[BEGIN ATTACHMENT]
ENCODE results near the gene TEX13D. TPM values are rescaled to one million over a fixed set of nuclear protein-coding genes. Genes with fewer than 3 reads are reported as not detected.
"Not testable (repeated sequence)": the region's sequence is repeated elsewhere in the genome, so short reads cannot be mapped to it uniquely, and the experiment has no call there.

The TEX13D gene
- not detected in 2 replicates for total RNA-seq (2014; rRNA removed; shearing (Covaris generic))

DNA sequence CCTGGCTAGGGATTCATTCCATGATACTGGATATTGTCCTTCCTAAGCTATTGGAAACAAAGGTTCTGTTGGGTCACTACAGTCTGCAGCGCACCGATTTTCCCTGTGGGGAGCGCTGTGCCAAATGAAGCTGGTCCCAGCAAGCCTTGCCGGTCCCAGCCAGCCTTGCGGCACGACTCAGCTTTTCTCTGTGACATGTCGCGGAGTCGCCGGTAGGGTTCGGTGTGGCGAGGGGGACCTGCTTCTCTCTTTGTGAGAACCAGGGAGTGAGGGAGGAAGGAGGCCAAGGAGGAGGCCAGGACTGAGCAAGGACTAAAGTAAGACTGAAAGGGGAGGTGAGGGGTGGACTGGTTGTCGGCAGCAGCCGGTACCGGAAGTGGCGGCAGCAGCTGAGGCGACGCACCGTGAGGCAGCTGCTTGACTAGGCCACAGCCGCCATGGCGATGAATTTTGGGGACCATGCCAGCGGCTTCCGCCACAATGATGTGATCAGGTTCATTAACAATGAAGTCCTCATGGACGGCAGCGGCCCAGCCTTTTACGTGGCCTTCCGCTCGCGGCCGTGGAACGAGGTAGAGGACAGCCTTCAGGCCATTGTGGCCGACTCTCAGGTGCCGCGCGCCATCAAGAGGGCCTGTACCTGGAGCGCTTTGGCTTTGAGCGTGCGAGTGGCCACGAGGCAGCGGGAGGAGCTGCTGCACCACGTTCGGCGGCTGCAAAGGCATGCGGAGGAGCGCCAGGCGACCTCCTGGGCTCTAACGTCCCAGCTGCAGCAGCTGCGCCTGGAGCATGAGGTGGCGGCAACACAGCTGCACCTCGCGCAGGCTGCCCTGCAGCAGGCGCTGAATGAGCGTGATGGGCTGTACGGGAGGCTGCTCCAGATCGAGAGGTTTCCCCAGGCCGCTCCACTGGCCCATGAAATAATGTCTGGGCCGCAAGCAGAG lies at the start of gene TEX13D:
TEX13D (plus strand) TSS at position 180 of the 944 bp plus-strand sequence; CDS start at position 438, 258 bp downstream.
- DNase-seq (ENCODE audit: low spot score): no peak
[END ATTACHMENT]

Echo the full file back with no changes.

ENCODE results near the gene TEX13D. TPM values are rescaled to one million over a fixed set of nuclear protein-coding genes. Genes with fewer than 3 reads are reported as not detected.
"Not testable (repeated sequence)": the region's sequence is repeated elsewhere in the genome, so short reads cannot be mapped to it uniquely, and the experiment has no call there.

The TEX13D gene
- not detected in 2 replicates for total RNA-seq (2014; rRNA removed; shearing (Covaris generic))

DNA sequence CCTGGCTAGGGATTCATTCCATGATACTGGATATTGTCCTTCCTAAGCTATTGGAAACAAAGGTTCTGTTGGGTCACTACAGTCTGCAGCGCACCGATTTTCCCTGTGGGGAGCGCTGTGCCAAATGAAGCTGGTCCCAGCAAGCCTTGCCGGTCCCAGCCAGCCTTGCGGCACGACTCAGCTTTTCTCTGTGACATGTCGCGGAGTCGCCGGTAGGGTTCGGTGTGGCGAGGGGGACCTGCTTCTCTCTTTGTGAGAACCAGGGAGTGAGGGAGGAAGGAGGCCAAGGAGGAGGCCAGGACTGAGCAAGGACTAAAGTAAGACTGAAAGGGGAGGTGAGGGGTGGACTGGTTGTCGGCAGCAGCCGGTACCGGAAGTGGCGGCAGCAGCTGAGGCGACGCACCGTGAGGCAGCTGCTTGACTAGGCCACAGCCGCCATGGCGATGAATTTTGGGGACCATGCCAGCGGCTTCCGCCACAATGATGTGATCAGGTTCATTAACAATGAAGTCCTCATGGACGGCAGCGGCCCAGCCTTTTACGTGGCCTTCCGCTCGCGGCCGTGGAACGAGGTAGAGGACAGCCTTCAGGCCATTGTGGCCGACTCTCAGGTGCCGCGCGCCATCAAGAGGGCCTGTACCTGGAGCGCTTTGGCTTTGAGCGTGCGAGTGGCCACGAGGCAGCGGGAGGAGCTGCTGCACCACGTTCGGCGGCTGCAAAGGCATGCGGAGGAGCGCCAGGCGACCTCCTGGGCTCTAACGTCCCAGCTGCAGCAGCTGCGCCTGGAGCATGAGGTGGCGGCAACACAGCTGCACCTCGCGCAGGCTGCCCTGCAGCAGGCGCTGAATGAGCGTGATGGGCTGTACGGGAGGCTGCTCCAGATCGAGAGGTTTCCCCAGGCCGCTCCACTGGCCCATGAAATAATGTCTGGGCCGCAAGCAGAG lies at the start of gene TEX13D:
TEX13D (plus strand) TSS at position 180 of the 944 bp plus-strand sequence; CDS start at position 438, 258 bp downstream.
- DNase-seq (ENCODE audit: low spot score): no peak